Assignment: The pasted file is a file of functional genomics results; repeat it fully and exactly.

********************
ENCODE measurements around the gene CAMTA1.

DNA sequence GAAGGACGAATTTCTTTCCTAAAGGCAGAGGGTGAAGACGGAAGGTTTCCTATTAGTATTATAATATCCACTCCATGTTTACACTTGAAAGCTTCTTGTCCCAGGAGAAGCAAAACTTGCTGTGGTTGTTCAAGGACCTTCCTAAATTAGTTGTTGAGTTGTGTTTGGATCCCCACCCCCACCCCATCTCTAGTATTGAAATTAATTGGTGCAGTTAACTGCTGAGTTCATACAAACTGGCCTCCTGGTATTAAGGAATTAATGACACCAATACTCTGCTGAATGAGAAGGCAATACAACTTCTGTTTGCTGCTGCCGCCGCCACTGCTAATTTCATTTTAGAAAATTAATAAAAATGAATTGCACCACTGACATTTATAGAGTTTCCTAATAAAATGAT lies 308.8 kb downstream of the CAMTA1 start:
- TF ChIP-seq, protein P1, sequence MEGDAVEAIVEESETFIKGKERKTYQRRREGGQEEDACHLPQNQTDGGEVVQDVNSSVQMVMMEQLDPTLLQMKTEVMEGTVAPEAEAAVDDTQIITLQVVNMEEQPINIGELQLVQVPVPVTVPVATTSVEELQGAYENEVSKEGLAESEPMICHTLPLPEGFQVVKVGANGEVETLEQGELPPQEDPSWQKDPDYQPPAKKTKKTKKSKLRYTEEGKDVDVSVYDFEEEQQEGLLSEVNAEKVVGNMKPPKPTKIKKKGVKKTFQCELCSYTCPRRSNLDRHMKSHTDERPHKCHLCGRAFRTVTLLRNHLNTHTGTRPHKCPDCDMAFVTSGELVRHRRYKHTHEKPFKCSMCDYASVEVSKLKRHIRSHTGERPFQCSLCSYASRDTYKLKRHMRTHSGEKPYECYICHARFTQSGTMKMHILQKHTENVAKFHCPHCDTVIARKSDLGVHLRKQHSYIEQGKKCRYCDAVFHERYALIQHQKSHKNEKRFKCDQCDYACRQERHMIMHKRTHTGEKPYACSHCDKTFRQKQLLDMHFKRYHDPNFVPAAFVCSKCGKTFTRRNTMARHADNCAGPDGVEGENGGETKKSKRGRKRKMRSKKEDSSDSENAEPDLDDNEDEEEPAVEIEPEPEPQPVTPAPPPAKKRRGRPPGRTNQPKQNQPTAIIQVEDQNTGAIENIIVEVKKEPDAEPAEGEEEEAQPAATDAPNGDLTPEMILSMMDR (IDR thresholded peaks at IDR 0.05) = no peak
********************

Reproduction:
ENCODE measurements around the gene CAMTA1.

DNA sequence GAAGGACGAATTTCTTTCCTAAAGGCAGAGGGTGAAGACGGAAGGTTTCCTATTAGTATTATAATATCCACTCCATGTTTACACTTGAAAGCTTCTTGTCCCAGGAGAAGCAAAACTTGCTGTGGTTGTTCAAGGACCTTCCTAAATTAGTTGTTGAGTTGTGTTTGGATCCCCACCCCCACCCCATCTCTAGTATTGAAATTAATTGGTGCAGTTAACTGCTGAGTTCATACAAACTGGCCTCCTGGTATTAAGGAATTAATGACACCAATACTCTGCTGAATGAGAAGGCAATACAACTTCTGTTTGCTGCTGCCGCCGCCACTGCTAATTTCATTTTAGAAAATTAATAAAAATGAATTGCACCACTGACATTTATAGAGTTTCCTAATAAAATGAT lies 308.8 kb downstream of the CAMTA1 start:
- TF ChIP-seq, protein P1, sequence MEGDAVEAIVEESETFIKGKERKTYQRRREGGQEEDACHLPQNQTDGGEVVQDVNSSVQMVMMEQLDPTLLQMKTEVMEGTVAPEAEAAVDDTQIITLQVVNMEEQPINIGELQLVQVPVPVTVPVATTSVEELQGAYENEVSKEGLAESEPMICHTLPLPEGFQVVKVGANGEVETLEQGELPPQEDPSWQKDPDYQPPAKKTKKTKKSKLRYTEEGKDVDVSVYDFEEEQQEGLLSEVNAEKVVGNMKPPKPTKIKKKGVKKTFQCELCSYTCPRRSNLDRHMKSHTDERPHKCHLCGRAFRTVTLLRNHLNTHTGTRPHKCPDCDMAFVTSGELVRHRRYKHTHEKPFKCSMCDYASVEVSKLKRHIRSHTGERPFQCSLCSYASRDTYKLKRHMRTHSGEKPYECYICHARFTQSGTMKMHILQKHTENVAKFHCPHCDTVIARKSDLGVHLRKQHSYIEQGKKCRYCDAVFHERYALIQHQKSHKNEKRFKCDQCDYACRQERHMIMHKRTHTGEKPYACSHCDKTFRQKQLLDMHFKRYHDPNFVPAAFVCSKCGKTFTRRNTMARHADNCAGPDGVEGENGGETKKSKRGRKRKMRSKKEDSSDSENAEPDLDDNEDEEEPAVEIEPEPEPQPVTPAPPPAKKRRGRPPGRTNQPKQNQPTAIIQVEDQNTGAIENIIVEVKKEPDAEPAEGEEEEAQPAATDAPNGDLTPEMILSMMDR (IDR thresholded peaks at IDR 0.05) = no peak